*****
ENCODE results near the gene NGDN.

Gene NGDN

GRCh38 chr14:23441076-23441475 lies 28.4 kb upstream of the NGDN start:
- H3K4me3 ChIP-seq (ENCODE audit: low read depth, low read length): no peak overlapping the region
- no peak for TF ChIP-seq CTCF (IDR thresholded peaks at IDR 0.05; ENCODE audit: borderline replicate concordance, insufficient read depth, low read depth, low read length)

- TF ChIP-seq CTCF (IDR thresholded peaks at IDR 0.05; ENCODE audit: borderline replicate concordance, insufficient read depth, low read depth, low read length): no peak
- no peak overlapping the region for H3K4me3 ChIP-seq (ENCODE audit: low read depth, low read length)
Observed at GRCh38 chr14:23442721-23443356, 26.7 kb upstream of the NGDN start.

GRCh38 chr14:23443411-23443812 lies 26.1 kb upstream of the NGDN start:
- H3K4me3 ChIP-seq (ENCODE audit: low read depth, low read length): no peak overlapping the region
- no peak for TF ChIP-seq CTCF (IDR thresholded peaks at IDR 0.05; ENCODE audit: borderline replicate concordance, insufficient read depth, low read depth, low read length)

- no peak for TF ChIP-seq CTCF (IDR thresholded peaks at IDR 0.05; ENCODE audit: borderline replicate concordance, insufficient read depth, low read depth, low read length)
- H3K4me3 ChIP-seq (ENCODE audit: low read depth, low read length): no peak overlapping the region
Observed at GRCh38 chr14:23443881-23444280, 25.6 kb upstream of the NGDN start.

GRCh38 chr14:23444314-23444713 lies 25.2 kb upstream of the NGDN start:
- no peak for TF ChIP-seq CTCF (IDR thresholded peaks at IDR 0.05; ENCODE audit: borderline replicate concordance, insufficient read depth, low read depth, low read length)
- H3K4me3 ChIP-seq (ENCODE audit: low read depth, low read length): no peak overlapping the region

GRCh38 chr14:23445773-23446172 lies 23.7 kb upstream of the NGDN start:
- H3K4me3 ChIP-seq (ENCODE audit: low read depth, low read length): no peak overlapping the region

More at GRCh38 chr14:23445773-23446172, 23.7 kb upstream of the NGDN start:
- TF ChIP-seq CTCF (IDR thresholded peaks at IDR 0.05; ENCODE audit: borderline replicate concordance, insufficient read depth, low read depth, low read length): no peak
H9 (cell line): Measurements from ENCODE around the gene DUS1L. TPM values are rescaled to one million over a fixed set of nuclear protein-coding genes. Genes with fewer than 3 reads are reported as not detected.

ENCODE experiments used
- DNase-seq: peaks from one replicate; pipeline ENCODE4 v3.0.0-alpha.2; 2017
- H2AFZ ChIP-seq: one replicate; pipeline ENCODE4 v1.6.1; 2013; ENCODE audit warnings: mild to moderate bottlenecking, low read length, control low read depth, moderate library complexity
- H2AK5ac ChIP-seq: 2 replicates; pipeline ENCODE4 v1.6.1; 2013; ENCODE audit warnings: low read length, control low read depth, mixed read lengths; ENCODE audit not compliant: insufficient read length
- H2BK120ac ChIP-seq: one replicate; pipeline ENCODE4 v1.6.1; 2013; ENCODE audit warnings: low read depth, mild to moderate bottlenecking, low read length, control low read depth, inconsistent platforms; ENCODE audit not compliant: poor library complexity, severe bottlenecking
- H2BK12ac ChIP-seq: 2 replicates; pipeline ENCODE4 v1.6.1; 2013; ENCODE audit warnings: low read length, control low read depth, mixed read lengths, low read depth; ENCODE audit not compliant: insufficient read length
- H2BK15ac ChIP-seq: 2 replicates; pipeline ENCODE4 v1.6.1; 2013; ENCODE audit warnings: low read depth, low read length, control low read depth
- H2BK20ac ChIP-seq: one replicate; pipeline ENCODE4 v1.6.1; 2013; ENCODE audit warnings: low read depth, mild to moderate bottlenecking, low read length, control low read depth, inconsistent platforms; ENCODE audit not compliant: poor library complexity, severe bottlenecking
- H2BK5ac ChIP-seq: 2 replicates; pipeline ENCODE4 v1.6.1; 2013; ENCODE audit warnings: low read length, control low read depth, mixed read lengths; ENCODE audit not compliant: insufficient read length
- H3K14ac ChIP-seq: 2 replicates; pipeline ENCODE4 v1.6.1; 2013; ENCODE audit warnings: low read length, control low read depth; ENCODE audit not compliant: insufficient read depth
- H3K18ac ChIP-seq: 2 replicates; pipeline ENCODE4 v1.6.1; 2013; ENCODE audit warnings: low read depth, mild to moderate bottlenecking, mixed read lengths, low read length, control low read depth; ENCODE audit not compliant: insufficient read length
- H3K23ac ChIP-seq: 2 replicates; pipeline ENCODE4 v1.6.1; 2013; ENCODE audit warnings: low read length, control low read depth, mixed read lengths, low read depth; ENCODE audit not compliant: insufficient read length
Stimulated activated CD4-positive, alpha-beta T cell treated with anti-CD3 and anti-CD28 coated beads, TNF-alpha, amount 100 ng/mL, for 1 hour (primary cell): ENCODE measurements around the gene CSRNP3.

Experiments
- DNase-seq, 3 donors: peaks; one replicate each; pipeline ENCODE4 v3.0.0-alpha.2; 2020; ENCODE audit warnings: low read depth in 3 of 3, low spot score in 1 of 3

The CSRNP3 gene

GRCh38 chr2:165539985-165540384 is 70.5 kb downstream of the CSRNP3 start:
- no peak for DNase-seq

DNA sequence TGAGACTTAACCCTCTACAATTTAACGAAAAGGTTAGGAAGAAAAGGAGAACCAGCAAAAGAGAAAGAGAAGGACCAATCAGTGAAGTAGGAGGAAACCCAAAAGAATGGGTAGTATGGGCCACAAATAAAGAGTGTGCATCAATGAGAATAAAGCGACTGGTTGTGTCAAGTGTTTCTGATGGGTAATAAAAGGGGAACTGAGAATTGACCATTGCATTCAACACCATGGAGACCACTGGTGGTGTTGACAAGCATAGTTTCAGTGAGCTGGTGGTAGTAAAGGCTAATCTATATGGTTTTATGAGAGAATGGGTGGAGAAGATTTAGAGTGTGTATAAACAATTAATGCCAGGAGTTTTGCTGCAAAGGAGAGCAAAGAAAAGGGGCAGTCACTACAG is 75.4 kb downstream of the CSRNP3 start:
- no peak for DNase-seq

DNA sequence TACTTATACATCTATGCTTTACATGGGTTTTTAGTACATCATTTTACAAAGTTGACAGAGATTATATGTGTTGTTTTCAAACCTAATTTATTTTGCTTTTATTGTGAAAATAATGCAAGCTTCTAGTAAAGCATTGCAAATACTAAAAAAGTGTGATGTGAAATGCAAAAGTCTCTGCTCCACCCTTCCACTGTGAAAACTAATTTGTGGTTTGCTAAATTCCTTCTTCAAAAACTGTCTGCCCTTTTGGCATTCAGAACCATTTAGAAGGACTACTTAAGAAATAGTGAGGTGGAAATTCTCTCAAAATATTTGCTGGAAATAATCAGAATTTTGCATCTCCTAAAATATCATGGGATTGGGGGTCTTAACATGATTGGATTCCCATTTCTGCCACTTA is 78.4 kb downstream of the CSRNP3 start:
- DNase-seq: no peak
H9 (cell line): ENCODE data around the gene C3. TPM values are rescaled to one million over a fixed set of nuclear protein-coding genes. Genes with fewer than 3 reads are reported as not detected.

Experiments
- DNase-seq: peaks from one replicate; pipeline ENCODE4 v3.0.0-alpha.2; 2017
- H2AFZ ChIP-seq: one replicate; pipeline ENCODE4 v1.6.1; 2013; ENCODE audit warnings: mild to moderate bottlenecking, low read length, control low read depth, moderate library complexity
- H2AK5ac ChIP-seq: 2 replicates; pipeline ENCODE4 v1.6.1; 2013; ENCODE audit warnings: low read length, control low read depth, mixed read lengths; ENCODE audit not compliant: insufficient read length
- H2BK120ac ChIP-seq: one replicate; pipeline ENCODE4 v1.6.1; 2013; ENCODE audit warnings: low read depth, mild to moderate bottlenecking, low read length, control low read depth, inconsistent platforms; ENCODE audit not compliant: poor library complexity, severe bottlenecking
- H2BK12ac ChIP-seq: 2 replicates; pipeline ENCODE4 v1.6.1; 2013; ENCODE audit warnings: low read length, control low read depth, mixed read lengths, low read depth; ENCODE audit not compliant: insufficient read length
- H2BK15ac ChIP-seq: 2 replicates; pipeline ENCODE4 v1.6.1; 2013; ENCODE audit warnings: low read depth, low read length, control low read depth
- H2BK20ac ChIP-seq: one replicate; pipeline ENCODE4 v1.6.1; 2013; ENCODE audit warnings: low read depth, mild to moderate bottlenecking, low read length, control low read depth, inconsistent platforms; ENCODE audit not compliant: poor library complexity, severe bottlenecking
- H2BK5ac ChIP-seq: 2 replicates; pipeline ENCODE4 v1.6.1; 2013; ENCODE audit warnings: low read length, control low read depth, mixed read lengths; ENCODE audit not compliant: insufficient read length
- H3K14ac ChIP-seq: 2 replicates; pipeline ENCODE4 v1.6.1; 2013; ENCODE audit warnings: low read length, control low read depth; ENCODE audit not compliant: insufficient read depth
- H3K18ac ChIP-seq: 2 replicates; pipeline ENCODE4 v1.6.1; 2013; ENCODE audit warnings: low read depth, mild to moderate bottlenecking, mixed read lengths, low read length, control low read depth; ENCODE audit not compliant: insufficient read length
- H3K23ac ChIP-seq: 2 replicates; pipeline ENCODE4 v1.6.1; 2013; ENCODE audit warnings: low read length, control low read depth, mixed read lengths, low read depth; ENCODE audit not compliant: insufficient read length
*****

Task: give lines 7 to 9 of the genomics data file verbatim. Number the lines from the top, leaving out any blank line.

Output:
- no peak overlapping the region for H3K4me3 ChIP-seq (ENCODE audit: low read depth, low read length)
Observed at GRCh38 chr14:23442721-23443356, 26.7 kb upstream of the NGDN start.

GRCh38 chr14:23443411-23443812 lies 26.1 kb upstream of the NGDN start: